The Major Arcana title page offers two ways to consider organizing the archetypes. This page is great for summarizing your thoughts on each section, or including miniature versions of the cards in the space provided.
The Minor Arcana title page offers a place to give a brief overview of the suits, while each Minor Arcana specific suit title page offers the space for much more in-depth descriptions of the suits.
*Artistic element: One creative option to bring a pop of color to your Tarot Guidebook Journal would be to take a chisel tip marker and line the edges of your pages with the corresponding suit color. For the example shown, fire is red, water is blue, air is yellow and earth is green. You would also be welcome to designate your own color associations if you wish! After all, its your personal guidebook and we want it to be as unique as you are to the world. **Note: It is best to practice this technique on another book or other paper first, as some bleeding may occur depending on the marker you choose. As with any handcrafted project, there is some chance of error or possibilities of markers bleeding that you may occur when attempting this modification to your book.
Numerology & Court Cards
Once inside the Minor Arcana, you have the option to outline keywords for numerology and for the court cards. While each suit will have unique meanings as you progress through the numbers and courts, there are some basic principles to the numbers that can be applied universally. This knowledge is especially helpful when first starting to learn the suits in Tarot.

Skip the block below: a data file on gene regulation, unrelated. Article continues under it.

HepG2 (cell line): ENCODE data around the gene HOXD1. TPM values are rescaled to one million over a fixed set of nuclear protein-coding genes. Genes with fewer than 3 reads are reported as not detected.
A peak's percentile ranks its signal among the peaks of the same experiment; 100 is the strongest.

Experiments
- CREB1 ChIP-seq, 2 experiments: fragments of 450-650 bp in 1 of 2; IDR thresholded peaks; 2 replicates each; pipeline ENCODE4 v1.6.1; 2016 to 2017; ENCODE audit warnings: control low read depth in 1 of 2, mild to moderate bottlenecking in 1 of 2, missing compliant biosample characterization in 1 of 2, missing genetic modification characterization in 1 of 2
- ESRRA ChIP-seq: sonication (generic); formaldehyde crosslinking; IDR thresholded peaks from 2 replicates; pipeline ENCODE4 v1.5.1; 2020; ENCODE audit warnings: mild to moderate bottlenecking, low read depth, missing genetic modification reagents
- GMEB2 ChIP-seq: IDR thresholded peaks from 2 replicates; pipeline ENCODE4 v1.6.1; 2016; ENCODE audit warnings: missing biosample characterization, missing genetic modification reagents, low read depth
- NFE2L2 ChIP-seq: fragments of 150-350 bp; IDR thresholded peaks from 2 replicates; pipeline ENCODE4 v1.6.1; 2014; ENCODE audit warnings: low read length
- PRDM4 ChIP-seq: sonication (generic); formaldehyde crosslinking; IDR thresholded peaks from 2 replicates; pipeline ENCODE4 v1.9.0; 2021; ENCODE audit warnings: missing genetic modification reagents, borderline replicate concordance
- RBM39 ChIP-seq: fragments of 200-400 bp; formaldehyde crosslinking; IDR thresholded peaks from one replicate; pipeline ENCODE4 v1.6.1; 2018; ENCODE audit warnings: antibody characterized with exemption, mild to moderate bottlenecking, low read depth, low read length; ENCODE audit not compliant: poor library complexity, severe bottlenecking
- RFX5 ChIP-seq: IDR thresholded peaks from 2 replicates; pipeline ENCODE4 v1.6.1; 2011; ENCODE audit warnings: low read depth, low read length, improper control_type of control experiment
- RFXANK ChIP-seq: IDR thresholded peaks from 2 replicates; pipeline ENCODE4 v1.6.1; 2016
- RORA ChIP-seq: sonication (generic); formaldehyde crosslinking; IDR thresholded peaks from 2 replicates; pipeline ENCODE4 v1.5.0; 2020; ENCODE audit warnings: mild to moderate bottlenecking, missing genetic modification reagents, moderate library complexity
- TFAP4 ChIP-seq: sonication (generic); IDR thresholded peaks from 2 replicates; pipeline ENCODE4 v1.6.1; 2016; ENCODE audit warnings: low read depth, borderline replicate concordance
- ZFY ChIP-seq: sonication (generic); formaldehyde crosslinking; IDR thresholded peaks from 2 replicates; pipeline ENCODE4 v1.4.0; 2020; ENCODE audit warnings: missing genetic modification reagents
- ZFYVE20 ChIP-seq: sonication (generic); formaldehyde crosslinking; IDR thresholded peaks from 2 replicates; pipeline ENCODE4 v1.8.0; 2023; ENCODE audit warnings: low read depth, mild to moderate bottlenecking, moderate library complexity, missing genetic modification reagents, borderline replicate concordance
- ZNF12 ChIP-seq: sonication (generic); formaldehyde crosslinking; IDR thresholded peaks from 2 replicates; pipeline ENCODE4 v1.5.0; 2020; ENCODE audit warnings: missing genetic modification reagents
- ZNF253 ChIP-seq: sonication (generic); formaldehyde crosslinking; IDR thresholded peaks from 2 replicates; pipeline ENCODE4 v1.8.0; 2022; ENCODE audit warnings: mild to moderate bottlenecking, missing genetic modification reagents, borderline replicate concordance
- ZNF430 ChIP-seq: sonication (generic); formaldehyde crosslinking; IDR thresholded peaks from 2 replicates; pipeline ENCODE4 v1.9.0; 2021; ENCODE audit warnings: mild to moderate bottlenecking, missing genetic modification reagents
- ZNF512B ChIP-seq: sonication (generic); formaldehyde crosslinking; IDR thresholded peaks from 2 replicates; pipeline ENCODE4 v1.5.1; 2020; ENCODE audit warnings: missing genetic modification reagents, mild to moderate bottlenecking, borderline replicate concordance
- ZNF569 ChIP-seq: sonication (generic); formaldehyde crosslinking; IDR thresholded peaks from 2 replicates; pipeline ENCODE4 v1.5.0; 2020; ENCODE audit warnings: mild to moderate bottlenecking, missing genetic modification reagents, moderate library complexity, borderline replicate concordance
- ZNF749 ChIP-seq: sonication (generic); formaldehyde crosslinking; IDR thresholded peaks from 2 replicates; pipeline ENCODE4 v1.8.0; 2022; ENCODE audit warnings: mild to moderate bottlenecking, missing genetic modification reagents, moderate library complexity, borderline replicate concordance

The court cards can be tricky when first starting your Tarot journey. Personally, I filled this section out after I had journaled all the card’s individual meanings but you may prefer to get a general guideline for each of the court card personalities, and then refine those generalizations in each suit chapter. Whatever you choose, these pages are intended to provide broad summaries, space for keywords, personality traits, or other corresponding information that resonates with you.
Summary pages can be found at the end of 5 chapters, the Major Arcana, Fire suit, Water suit, Air suit and Earth suit.
There are five summary pages included in the Tarot Guidebook Journal, and they are included to provide quick summary insight into the flow of that chapter via basic keywords. You could also choose to include a miniature picture of each card in this section if you choose.
This is a great way to quickly review all of the cards in that chapter, to compare the progression of the suit as you travel through it, and to quickly jog your memory if needed.
Tarot Spread Chapter
The final chapter of the book evolves around exploring Tarot spread options, and encouraging you to create your own. While there aren’t any directions included in the book, we provide themed pages for Tarot spreads where we offer a couple of options for each theme. The Tarot spreads provided are all spreads we have used and devised for our personal practice, and are only meant as a guide for you to explore which questions feel best in your practice, and how you may prefer your card layouts to flow.
Many of the spreads provided focus on light work, and addressing smaller aspects of shadow that may be holding us back in day to day living. For every page we have offered spread options, we have left its partner page in the book spread as a blank bullet style dot page. Our deepest hopes in doing this is that you take the blank spaces available and design your own spreads that are personal to you. If you find that any of our spreads don’t suit your needs or reading style, feel free to tape or glue a scrap paper over it and devise your very own in its space! It is YOUR personal Tarot Guidebook Journal, and we want every inch of the inside to resonate with your Tarot practice. So feel free to modify the book however you see best.
We do have a digital version of the Tarot Guidebook Journal available for personal printing purposes, and you could always print a blank dot page and tape/glue it in place over any of the pages that don’t work for you.